Big picture of a shrunken, sunken world
By Hugh Howey Arrow, 408pp, $29.95
AMERICAN writer Hugh Howey leapt from the world of self-publishing to international success with his first book, Wool, which sold 200,000 copies online through word of mouth before being bought by Random House after a five-way auction.
Wool was followed soon after by Shift, and the trilogy now comes to a close in Dust. All three books concern a post-apocalyptic world in which the remnants of humanity live underground in giant silos.
The first book had a narrow focus on life in silo 18 and only hinted at what lay outside. The second book exposed the grand plans of those who had reduced humanity to life underground. But many questions remained unanswered. Could people escape the silos? What would they find outside? And what would be the fate of those who nearly committed global genocide so as to engineer a new destiny for humanity?
Dust answers all these questions and more. Howey has managed to assemble a logical and compelling conclusion from the hints and mysteries of the earlier books and in doing so he has produced a fitting end to a wildly successful series.
The focus of Dust is Juliette, the heroine of the first novel. Now the mayor of silo 18, she hopes to liberate her people from their bunker and from the mental strictures imposed by their closeted life and system of taboos.
Juliette is capable and driven but is also naive, and blunders into one error after another. She leads her silo but is no politician. She lacks patience and pragmatism and underestimates both people’s capacity for wilful blindness and the ruthlessness of her opponents.
The outcome is catastrophic and it is unclear whether she or any of her dreams will survive.
The story alternates between Juliette’s silo and silo 1, which houses the machines and people that control her life and that of the other silos. Silo 1 is the subject of a power struggle between those who want to see Juliette make her own choices and those who want to see her crushed in the name of fulfilling the designs of those who devastated the earth.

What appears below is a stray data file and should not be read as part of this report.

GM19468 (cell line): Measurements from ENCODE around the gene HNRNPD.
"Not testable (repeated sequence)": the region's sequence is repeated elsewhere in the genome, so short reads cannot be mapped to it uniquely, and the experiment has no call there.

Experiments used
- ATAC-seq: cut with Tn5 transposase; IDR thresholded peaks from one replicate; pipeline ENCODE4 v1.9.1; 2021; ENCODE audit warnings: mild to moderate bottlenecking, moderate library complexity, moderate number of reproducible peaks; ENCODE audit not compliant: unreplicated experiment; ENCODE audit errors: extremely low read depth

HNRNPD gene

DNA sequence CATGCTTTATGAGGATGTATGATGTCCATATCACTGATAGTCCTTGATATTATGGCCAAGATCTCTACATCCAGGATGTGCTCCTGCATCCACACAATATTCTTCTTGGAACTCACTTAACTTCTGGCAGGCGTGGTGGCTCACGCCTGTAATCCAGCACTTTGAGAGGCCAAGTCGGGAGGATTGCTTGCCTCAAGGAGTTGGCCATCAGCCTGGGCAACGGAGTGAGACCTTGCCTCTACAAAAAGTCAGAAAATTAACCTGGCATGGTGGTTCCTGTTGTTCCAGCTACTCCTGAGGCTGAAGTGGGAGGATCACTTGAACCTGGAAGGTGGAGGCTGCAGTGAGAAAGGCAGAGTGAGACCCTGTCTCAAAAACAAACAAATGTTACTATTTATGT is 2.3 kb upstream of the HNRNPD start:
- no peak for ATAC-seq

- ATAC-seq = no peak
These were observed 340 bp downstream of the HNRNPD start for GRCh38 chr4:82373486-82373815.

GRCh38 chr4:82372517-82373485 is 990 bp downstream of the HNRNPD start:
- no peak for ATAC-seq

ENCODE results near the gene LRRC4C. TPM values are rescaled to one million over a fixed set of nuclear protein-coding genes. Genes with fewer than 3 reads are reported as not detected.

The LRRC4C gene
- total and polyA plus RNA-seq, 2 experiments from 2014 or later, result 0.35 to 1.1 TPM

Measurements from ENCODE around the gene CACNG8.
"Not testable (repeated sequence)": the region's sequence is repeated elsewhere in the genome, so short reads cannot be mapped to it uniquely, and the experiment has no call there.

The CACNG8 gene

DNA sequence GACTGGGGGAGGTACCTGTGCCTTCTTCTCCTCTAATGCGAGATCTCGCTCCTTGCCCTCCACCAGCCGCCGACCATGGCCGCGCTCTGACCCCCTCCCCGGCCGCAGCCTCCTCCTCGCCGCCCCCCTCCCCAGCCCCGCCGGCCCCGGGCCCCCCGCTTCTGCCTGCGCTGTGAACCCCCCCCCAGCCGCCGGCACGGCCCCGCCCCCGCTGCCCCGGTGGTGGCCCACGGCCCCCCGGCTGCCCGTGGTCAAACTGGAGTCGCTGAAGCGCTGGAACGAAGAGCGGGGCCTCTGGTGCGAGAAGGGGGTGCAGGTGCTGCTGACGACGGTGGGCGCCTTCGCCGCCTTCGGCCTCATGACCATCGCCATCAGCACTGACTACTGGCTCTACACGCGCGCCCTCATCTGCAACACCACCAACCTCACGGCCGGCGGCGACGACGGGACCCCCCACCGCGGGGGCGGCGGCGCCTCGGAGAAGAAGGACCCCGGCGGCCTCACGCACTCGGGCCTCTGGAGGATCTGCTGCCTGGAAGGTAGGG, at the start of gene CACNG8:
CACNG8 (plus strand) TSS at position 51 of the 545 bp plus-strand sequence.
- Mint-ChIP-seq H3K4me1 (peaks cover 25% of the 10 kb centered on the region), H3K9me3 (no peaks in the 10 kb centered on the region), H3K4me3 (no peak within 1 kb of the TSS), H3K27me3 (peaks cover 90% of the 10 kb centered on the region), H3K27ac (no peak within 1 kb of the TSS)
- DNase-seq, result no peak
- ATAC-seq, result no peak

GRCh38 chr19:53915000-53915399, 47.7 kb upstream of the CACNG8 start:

The result is great hardships and bitter defeats. Indeed, Dust has an air of desperation as the forces of liberation suffer one rebuff after another. At several points, it whether humanity is headed for or rebirth.
As these battles play out, the remaining secrets of the world are unravelled. Howey does not leave the reader guessing but provides a rapid rate of explanations as fastpaced as the plot itself. What began as a microscopic perspective on his world in Wool becomes a panoramic vision in Dust.
The author brings the story home in a way that enables the three books to coalesce in a satisfying story arc. Together, they display Howey’s exceptional talents for characterisation and world-building. The series will linger long in the memory for its vivid portrayals of a cloistered and regimented form of life underground, and for its sharply drawn characters.
The result is a trilogy that is one of the best post-apocalyptic works of recent years, one certainly on par with Suzanne Collins’s The Hunger Games series. And although the silo series is complete, it will live on in other forms: Howey plans a graphic novel version, and a film of Wool is under development with 20th Century Fox.
True to his roots, Howey also has agreed to take part in Amazon’s Kindle Worlds program, a means by which aspiring authors are licensed to use the intellectual property of others. It is unclear extinction